Cost To Set Up LLC

The cost to set up LLC varies by state. An LLC, or limited liability company, is a business structure that offers liability protection to its owners (members). This means the members aren’t held personally liable for the debts of the business.

The LLC has great flexibility in terms of its management structure. Most LLCs have a manager, whether it be an actual member or an outside third-party manager. If the members manage the business, the LLC is referred to as member-managed, but if an outside manager manages the business affairs, then the LLC is referred to as a manager-managed LLC. If you choose a non-member manager to oversee the business, then keep in mind that the members will not have daily oversight over the business operations. Instead, the members will have only voting rights over the major decisions made.

Once you have chosen your management structure, you will need to include it in your operating agreement. While this agreement is generally required in most states, it is highly beneficial as it is used as a legally binding document that can help prevent legal disputes amongst members throughout the life of the LLC.

Similar to an S corp, the LLC offers pass-through taxation. This means the business doesn’t pay corporate federal income taxes. Instead, the profits from the business are reported on the members’ personal income tax returns.

Costs of Operating an LLC

There are two main types of costs that you should keep in mind when forming and operating your LLC, and these include the formation costs and ongoing costs.

Formation Costs

Some formation costs include:

  • Registration/filing fee for the Articles of Organization
  • Service fees, i.e. hiring a lawyer and/or accountant
  • Publication fee
  • Registered agent fee
  • License fee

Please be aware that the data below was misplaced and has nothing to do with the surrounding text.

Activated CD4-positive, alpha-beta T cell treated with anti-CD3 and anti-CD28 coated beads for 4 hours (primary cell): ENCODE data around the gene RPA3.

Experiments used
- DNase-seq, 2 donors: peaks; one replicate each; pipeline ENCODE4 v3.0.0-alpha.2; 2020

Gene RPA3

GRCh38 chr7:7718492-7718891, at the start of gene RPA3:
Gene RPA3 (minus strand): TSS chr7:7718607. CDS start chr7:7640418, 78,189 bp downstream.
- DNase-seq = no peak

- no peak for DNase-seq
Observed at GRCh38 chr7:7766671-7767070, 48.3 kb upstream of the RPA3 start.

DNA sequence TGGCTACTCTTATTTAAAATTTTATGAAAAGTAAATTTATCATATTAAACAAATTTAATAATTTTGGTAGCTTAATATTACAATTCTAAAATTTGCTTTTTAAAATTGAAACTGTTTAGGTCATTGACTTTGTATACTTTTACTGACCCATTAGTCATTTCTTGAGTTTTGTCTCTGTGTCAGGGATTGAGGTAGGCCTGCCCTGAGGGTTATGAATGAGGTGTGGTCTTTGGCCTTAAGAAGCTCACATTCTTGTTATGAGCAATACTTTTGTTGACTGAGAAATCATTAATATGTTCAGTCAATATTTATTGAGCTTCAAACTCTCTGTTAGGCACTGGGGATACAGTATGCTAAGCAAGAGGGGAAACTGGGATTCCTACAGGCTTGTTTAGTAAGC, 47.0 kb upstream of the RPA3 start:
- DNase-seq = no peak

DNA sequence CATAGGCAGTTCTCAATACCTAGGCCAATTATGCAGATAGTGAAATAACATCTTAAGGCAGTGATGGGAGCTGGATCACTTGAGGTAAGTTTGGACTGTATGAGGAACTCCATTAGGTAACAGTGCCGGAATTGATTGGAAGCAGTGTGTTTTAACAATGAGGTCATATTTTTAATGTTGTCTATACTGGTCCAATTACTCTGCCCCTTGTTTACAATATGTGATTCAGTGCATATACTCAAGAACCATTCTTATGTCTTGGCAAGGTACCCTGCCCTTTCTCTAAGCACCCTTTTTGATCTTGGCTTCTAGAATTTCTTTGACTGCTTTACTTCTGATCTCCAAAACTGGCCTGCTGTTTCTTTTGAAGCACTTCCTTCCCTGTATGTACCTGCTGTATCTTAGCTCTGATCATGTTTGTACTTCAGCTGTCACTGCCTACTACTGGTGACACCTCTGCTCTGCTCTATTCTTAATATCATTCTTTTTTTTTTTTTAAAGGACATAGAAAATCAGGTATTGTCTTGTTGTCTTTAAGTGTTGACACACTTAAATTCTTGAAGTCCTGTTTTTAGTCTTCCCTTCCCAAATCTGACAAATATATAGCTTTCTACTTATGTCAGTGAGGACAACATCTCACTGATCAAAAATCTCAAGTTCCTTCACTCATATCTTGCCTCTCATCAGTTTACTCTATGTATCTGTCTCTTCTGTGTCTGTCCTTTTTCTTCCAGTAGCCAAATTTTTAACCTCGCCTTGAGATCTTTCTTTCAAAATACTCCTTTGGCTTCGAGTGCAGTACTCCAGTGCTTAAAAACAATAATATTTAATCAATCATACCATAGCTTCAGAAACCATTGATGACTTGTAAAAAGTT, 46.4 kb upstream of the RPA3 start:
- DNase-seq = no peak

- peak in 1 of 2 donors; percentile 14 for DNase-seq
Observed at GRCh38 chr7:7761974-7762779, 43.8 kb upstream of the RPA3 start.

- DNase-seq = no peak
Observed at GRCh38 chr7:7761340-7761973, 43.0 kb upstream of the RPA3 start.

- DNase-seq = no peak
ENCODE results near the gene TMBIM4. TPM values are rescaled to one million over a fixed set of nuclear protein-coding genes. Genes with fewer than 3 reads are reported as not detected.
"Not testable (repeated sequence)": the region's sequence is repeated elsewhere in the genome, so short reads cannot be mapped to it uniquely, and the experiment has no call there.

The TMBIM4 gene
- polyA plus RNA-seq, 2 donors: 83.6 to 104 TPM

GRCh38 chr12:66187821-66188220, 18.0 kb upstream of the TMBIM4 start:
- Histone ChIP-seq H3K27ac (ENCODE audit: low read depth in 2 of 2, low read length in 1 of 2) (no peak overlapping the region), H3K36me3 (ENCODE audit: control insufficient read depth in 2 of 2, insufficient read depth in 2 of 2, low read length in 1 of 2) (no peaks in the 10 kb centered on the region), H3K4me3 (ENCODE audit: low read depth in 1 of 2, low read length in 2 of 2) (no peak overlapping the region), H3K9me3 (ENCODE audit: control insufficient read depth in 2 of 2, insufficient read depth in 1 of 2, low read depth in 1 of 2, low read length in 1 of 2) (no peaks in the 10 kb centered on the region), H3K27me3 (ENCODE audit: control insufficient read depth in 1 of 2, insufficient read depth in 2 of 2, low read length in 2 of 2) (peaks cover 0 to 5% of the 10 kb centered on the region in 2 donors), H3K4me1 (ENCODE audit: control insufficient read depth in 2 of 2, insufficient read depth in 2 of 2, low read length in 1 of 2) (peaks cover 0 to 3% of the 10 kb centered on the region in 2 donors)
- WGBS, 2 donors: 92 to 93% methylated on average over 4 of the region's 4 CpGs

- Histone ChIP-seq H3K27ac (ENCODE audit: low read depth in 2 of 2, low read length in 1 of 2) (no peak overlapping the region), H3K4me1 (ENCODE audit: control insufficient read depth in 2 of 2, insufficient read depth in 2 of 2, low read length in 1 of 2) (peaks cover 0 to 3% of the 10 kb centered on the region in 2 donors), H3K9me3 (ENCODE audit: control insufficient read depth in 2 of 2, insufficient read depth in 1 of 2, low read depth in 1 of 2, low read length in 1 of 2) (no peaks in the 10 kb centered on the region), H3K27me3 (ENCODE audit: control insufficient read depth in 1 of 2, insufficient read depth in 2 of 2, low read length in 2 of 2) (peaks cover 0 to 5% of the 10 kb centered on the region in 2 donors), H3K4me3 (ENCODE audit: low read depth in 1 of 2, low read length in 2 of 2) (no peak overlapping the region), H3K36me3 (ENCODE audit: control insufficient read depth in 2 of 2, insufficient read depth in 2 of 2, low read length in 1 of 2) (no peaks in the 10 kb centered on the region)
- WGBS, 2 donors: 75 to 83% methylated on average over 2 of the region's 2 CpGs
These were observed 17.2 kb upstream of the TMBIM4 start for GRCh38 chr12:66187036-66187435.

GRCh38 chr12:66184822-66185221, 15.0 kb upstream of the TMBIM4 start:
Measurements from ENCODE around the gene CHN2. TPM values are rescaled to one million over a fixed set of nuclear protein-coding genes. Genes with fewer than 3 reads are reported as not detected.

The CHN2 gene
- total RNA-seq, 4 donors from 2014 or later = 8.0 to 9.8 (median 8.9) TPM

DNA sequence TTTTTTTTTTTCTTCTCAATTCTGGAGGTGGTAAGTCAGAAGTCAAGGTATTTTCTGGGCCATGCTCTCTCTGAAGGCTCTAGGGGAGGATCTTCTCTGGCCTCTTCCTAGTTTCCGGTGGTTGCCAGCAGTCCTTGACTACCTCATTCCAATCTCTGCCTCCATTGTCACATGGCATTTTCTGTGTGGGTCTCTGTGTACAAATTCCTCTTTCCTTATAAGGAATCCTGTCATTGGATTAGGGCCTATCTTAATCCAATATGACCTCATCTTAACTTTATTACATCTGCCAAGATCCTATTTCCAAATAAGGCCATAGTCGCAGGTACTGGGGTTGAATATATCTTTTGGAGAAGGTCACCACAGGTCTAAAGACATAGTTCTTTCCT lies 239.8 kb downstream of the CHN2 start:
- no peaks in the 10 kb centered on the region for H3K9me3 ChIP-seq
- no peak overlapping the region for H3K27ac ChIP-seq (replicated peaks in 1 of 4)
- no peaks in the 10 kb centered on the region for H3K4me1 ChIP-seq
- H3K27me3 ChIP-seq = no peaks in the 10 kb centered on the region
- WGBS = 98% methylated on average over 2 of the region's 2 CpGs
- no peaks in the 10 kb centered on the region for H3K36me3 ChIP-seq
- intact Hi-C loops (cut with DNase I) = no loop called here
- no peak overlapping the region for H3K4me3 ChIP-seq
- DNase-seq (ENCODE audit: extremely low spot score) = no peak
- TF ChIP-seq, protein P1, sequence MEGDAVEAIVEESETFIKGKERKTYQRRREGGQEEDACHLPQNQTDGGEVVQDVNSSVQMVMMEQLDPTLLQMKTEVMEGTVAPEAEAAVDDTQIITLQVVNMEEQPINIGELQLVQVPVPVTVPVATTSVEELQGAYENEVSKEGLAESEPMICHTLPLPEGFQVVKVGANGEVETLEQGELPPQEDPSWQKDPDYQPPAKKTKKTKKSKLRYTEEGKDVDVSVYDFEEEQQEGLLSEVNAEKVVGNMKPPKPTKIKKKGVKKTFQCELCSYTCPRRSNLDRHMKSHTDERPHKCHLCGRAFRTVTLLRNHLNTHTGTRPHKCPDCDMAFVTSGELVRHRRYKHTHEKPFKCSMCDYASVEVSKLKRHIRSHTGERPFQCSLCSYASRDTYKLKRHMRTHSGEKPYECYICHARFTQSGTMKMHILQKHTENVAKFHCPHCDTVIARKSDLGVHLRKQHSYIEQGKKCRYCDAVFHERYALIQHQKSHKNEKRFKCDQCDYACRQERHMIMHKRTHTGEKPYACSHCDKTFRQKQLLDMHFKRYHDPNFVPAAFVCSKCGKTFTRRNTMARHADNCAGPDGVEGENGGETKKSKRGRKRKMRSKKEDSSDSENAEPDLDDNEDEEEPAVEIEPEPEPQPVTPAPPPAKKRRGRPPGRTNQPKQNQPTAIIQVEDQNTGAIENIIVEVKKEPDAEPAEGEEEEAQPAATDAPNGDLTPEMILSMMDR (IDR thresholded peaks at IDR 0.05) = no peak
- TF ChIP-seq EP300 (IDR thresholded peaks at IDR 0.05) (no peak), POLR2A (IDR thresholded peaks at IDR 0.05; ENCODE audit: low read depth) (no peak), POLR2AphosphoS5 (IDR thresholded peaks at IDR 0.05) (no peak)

• Franchise tax fee

Formation costs include the fees associate with filing the Articles of Organization, state filing fees, and service fees at the time of formation. The Articles of Organization will need to be filed with the Secretary of State’s office in the state you choose to operate in. When filing this document, you will need to pay a business registration/filing fee. This fee usually ranges from $50 to $800, depending on the state.

Service fees also need to be considered and can include legal and accountant fees if you choose to hire a lawyer and/or accountant to help you form your LLC.

An additional type of fee could be a publication fee. Some states, including New York, require that you publish a notification in the local newspaper identifying your interest in forming your LLC. This publication notice is generally published several times – once a week for up to six months. These fees could be quite high, as the State of New York charges more than $1,000 for publication.

Another type of fee that you could be required to pay is the registered agent fee. For example, if you form an LLC in a state in which you aren’t living, then you will need to hire a registered agent who can accept legal papers on your behalf in the event of a potential legal suit. The registered agent fee is usually $100 a year.

Another potential fee is a license fee or franchise tax, which varies by state. For example, the State of Delaware charges a fee of $80/year, whereas California charges at lest $800/year.

Ongoing Costs

Some of the typical ongoing costs associated with maintaining your LLC include:

  • Annual reporting fee
  • State taxes

Most states require you to submit an annual report, which is sometimes referred to as a Statement of Information. Some states also charge ongoing state taxes. For example, California requires LLCs to file a Statement of Information within 90 days of formation and again every two years. The fee for submitting this document is $20. The state also charges an annual fee of $800, which is due by the 15th day of the 4th month after formation, and then again every year after that. Delaware charges an annual tax of $300, which is due every June 1. However, there is no state income tax. Nevada charges an ongoing annual cost of $150 along with a $200 business license application, which are both due within 30 days after formation.

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